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Summary:

Cell Phones, have evolved so quickly from the late 1990s when they looked like ugly plastic bricks and had sound quality of a computer speaker. Today you can play games, listen to music, watch full motion video, surf the internet, and send text messages and email […]

Cell Phones, have evolved so quickly from the late 1990s when they looked like ugly plastic bricks and had sound quality of a computer speaker. Today you can play games, listen to music, watch full motion video, surf the internet, and send text messages and email on these little wonders. Oh yeah, you can talk on them as well. San Diego Union Tribune has a nice feature on the future of cell phones, a very Qualcomm-centric vision of the future. “Two years from now, I don’t think they’re even going to be called phones, but I don’t know what they’re going to be called,” Jeff Belk, senior vice president of marketing for San Diego-based Qualcomm told the Union-Tribune. “A good rule of thumb is that anything you see commercially available in Japan or Korea usually takes between 12 and 24 months before it finds its way to our shores,” Belk said. Well they think downloadable music, television-on-phone, location based services and micro-customization could be big in US in 2005. Talking about LBS, Wave Market has just launched Crunkie which is a location-based group social networking cum blogging application. Oh, looks like we got all the buzzwords in one sentence.

By Om Malik

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  1. The whole cell phone as a PDA concept just cracks me up. First of all, the damn screen is too small. I know the big companies plan on incorporating music into the phones and maybe even incorporating a subscription service to compete with iTunes. The only way it would work at all is with a touch screen and a stylus. If that’s the case, then why not incorporate a phone into the Palm and not vice versa?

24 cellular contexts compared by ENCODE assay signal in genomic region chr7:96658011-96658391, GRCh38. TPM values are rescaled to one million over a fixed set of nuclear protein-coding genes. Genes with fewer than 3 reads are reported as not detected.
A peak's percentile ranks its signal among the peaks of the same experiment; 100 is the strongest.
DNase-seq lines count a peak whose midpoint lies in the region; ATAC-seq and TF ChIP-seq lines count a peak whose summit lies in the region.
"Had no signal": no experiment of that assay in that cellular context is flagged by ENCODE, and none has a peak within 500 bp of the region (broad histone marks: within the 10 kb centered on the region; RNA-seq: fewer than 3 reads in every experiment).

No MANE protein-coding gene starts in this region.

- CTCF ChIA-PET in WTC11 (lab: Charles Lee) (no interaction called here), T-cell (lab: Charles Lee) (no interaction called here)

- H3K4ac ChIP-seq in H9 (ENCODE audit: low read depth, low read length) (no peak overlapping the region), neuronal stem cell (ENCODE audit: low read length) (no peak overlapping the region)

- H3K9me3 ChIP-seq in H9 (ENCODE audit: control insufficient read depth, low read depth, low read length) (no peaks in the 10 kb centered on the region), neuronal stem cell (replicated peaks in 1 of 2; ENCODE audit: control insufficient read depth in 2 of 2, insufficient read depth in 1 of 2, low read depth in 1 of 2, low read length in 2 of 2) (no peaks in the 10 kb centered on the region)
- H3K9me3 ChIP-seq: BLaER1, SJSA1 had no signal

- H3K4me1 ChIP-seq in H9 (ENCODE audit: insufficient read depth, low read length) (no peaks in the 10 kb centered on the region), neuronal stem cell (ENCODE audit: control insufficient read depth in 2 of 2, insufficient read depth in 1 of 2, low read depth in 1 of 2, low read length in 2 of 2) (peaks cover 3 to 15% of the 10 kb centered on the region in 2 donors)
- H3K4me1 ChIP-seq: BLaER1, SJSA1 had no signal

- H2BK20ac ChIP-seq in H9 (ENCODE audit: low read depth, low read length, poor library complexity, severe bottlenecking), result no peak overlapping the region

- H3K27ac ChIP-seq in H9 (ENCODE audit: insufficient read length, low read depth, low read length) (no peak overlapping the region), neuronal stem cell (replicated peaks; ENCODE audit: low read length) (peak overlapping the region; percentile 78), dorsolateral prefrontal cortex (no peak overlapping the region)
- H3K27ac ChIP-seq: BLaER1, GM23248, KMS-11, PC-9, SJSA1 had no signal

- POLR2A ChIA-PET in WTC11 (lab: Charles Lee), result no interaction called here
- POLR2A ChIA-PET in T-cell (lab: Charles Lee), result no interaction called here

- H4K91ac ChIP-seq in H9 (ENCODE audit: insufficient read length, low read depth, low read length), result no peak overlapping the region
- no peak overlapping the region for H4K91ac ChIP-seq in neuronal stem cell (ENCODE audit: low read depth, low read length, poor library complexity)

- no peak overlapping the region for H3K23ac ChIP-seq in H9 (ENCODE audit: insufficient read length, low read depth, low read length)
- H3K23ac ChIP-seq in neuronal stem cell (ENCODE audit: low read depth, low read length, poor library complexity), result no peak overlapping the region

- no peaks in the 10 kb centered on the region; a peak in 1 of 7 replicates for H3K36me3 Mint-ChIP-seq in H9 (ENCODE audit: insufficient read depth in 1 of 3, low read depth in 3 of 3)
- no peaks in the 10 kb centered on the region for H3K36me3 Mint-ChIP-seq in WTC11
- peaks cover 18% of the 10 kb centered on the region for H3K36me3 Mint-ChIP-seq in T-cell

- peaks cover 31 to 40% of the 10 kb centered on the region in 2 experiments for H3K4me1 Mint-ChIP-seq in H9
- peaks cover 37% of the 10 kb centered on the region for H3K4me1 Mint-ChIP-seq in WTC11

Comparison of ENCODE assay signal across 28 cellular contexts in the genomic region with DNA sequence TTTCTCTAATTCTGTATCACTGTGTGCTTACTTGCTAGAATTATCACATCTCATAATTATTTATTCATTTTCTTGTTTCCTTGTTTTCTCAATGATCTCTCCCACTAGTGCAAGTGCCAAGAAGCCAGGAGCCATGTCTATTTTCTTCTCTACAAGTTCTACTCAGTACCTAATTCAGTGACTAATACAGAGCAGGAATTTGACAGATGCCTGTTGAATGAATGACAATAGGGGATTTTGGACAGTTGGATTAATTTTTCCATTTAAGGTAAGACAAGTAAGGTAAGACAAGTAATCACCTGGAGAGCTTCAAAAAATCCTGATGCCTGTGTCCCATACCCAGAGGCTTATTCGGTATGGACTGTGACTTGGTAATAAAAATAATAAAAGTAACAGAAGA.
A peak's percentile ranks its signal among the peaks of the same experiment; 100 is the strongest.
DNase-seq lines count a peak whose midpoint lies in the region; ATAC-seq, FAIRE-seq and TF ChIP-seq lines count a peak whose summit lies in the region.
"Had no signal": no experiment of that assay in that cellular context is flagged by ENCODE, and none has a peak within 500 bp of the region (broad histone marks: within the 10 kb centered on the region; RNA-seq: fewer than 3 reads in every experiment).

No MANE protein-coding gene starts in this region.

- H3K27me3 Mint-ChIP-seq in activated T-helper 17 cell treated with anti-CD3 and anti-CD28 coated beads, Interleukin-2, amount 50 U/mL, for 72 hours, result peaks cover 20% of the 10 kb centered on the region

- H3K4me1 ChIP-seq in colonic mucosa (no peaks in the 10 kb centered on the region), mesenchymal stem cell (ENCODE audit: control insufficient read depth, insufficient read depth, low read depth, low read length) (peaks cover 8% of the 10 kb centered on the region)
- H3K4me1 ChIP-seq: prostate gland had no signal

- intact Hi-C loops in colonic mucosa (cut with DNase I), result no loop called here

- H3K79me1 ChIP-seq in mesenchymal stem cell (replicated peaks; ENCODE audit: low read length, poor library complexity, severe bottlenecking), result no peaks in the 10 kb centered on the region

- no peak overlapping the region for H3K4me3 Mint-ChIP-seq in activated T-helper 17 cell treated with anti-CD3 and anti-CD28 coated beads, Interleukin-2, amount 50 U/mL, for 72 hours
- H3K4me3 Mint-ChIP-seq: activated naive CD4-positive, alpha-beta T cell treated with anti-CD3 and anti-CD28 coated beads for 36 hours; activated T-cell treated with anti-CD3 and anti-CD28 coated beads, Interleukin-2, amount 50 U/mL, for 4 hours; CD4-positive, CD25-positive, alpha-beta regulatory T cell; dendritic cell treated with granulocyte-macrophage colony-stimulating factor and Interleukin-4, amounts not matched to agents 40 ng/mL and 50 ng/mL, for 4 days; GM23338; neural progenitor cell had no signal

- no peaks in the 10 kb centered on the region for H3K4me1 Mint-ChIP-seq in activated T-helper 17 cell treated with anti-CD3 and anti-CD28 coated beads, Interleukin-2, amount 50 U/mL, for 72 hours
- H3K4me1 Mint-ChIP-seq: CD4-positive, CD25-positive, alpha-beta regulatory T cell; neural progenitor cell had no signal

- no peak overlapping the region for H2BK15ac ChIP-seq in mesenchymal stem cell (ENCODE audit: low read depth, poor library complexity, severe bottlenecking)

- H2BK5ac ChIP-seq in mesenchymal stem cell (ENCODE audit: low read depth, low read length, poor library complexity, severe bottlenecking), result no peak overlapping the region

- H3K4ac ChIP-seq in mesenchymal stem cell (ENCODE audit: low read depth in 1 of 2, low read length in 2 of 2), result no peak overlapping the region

They’d have to go with on-demand instead of allowing consumers store their own music on the phone because portable hard drives are still way too big. Flash memory is a possibility but I still think it’s too expensive and most consumers won’t bite on being able to only store at most 250 MB of music.

    It’s funny, most of the cell phone companies focus on marketing gimmicky crap like downloadable ringtones instead of providing useful services, like improved phone quality. Yeah, Cingular and Verizon claim to have perfect service, but have you tried to use it in an elevator? They need to keep working on that first and then add the bells and whistles later. In fact, who needs the bells and whistles? Why can’t we just have phones??

    All of this hype reminds me of the fallout around 3G and how videoconferencing never really emerged. Stupid cell phone companies. To top it off a lot of scientific research has been done on radiation within the last two years and the reports are a tad bit ominious. Check out PubMed for yourself and see what I mean.

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  2. Crunkie? Do they have to pay licensing fees to Lil’ Jon?

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  3. “Cell Phones, have evolved so quickly from the late 1990s when they looked like ugly plastic bricks and had sound quality of a computer speaker.”

    Are you talking about polyphonic ringtones? Because, I’m pretty sure the vocoders do not produce better voice quality now than they did in say 1998 (although they give you that quality in less bandwidth). The looks part is dead on though. I can’t believe anyone ever thought those early Startacs looked sleek.

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